Boudreau Has History of Showing No Favoritism Among His Goaltenders

5/11/14 in NHL   |   patrickhoffman3530   |   122 respect

Blog Photo - Boudreau Has History of Showing No Favoritism Among His GoaltendersWhen it comes to using goaltenders in the Stanley Cup playoffs, the general rule that an NHL head coach goes by is the one that says to use the hot hand.

The playoffs have produced plenty of star goaltenders. Just look at what Patrick Roy, Ken Dryden, Tim Thomas, Martin Brodeur, Jean-Sebastien Giguere, and Ron Hextall were able to do when they got their chance in the playoffs and then used that chance to spark their careers.

It appears that if you are a goaltender a goaltender under NHL head coach Bruce Boudreau (Anaheim Ducks), you might get a chance to strut your stuff during hockey's most important time of the season. Not only is Boudreau showing no favoritism among his goaltenders in this postseason with the Ducks, but he had a history of doing that with the Washington Capitals as well.

In the 2007-08 season, the Capitals managed to get back into the postseason since 2003-04. While Olaf Kolzig was still with the hockey club and had been a longtime member of the Capitals' organization, he was not the man that was between the pipes for his team in the playoffs.

Rather, it was Cristobal Huet who was given a chance to show what he can do in the postseason. Huet was acquired at the deadline by the Capitals and went 11-2 in 13 regular season games and then went 3-4 in the postseason with a 2.91 goals against average and a .909 save percentage,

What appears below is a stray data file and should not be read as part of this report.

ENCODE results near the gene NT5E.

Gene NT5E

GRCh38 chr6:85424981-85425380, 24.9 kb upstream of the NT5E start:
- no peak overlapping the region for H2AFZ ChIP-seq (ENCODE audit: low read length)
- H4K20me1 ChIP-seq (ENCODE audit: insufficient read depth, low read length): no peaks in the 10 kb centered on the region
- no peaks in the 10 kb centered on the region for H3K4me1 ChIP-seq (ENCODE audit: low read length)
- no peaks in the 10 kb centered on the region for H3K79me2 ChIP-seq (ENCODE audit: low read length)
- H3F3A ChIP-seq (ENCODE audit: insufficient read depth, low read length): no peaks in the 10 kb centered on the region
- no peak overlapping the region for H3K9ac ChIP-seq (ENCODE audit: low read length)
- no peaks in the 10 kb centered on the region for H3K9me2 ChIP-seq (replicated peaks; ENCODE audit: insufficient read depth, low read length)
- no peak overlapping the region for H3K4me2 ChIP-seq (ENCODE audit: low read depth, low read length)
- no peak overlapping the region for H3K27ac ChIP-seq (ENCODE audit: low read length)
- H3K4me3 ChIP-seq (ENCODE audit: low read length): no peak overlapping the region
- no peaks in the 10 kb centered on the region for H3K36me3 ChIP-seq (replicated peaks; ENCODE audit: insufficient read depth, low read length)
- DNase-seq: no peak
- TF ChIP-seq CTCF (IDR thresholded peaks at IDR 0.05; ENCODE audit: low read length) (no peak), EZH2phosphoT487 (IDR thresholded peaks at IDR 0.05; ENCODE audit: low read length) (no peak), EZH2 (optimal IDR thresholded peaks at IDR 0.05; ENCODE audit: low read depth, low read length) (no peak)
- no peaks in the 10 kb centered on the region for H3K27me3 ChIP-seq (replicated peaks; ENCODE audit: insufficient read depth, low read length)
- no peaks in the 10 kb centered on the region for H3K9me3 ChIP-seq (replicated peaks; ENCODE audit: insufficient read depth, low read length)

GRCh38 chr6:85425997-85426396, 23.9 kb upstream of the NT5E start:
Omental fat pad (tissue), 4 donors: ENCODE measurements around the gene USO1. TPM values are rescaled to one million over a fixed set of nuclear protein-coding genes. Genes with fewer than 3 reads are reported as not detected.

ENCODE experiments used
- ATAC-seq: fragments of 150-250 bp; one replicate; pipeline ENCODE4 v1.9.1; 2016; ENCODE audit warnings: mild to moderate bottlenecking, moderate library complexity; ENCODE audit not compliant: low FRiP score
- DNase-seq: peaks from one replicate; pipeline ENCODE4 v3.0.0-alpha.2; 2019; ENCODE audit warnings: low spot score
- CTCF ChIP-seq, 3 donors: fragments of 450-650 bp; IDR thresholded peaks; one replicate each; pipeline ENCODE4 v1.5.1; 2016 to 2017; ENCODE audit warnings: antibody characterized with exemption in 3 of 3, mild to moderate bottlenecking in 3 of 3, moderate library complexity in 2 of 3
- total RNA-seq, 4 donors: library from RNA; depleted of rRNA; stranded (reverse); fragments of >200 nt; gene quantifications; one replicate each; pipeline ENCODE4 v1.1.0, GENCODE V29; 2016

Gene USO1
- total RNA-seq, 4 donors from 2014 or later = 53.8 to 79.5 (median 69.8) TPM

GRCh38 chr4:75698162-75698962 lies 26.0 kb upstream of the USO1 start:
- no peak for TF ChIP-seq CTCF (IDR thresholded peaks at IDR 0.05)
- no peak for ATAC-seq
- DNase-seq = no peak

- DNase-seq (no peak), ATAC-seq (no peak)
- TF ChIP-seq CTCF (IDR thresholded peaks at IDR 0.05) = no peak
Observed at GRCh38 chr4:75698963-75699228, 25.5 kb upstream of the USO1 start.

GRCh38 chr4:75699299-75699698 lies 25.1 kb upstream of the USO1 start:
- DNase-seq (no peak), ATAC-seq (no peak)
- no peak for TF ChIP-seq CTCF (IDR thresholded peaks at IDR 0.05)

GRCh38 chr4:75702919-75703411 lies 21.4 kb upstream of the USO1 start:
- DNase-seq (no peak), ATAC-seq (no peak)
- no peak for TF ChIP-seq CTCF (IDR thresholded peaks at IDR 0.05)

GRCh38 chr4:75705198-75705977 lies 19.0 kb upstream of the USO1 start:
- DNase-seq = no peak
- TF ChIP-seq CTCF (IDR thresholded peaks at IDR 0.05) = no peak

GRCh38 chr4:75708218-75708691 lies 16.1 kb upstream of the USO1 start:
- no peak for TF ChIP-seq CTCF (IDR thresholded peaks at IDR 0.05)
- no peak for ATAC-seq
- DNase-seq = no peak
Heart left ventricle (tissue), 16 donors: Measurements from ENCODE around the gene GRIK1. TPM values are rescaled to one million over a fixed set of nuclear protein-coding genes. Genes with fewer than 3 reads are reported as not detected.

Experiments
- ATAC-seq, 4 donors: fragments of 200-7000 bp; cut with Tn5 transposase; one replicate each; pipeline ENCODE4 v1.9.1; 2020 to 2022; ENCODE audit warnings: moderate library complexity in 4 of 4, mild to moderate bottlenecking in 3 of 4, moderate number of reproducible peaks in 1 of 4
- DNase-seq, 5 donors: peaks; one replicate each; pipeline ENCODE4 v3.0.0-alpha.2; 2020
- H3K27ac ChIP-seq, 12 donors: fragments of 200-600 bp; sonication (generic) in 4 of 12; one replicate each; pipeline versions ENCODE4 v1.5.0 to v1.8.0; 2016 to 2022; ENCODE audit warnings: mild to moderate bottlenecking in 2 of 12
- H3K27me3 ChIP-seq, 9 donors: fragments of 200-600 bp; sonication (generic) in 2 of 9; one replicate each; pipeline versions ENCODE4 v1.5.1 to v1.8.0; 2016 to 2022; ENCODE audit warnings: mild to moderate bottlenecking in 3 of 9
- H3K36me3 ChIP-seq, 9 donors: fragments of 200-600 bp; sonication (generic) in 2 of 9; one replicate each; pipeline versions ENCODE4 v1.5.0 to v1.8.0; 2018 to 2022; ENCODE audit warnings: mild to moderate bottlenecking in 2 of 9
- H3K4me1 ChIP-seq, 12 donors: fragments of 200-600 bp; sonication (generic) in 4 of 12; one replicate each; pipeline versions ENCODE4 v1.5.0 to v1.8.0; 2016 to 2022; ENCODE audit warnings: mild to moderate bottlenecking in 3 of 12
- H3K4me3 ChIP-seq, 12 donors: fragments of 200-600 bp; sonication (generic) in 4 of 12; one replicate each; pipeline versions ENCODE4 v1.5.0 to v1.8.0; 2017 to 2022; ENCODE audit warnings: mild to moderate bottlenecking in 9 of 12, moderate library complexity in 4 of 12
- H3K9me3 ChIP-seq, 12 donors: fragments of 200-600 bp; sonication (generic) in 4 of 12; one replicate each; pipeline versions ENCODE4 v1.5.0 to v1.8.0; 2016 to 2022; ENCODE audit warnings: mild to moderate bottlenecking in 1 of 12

things he rode to a four-year deal worth $22.4 million with the Chicago Blackhawks on the first day of free agency.

The following season, it was Jose Theodore who got the chance to help the Capitals go far in the playoffs. The Capitals acquired him on the notion that a proven netminder could get them to the next level and that Theodore, a former Vezina Trophy and Hart Trophy winner, was the guy to lead them to the promised land.

It did not turn out that way for the Capitals as after struggling in Game 1 where he allowed four goals, Boudreau sat him in favor of young Russian netminder Semyon Varlamov. During the regular season, Varlamov played in just six games in the regular season and yet, was given the starting role at the most crucial point in the NHL season.

Varlamov did not disappoint Boudreau. "Varly" he helped his club beat the Rangers in seven games in the first round and got his team toro within one game of advancing to the Eastern Conference Final for the first time since the 1998-99 season.

While Varlamov did not play badly that season, he was not between the pipes the following postseason when the Capitals opened up against the New York Rangers. Rather, that netminder was Michal Neuvirth.
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